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State Parks: Performances Under the Stars

Performances Under the StarsEnjoy performances under the stars at one of the many amphitheaters nestled in the mountains of West Virginia. Many State Parks host outdoor performances. For information on upcoming shows, check the calendar at www.wvstateparks.com or call 1 800 CALL WVA.


Performances Under the Stars
Pipestem Resort State Park
amphitheater, Mercer County

Extend a fun evening of live performance into an overnight vacation at Pipestem Resort State Park in Summers County. The park’s amphitheater seats 525; attendees may also bring blankets for hillside seating. Performances run the gamut – from community band and dramatic presentations to bluegrass and rock and roll or the stories and mirth of champion liar Bil Lepp. The stage also is the setting for nature programs such as “Geology! Rocks” and Three Rivers Avian Center’s popular “Wings of Wonder: Birds of Prey” series. Attendees do not have to be overnight visitors to the park, but if you’ve got the time, Pipestem’s setting in the beautiful Bluestone Gorge makes it well worth the stay.

Between Beckley and Princeton, Camp Creek State Park also hosts regular performances at its amphitheater. The 8th Annual Appalachian Heritage Festival, co-sponsored by the Appalachian Highland Music Association and Camp Creek State Park Foundation, will take place Sept. 17 and is billed as a great family-friendly day complete with food and music. The park’s convenient location – only two miles off I-64 – makes it a popular destination with campers.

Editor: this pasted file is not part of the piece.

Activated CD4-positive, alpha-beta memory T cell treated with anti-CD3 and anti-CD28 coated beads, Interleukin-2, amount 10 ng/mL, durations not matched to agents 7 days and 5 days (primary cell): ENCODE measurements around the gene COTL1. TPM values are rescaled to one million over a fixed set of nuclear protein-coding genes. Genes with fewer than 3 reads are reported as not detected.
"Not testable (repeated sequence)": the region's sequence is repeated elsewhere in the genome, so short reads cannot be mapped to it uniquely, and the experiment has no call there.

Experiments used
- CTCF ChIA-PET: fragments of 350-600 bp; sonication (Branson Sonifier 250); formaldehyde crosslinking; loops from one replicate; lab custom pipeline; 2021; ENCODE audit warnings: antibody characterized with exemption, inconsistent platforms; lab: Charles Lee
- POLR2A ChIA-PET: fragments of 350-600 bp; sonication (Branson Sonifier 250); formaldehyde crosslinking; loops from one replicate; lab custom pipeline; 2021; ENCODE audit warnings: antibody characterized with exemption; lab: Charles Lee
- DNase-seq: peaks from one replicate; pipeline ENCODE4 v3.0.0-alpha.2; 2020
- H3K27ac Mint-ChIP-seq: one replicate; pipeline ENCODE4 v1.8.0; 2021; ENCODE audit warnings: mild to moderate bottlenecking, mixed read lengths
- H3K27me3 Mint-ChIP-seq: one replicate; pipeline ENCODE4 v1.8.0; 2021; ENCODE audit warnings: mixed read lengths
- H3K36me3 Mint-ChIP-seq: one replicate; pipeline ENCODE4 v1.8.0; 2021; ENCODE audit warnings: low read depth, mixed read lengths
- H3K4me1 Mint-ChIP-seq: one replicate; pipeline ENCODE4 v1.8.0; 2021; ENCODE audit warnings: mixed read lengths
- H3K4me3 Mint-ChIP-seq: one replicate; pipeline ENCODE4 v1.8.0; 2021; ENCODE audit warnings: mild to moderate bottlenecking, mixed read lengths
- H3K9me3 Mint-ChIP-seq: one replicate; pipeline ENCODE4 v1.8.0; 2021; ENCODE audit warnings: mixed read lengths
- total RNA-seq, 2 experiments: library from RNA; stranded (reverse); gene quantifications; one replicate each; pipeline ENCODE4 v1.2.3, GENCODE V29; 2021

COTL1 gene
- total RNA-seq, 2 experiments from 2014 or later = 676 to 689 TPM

Performances Under the Stars
“The Aracoma Story,” Chief Logan State Park, Logan County

Liz Spurlock Amphitheater at Chief Logan State Park features a series of productions starring local singers and actors. Recent offerings include “Cinderella” and “Disney’s Jungle Book.” The theater is perhaps best known for it presentation of “The Aracoma Story,” the modern version of which blends tales of the Shawnee people with the story of young love between an Indian princess and a British soldier.

While the original Prickett’s Fort of 1774 served as a refuge from Native American war parties on the western frontier of Colonial Virginia, Prickett’s Fort State Park in Fairmont now serves as a monument to living history. In addition to tours and pioneer demonstrations offered daily, the park also stages shows at its outdoor theater. Visitors can find entertainment selections ranging from string music and polka bands to the musical “Annie Get Your Gun.”
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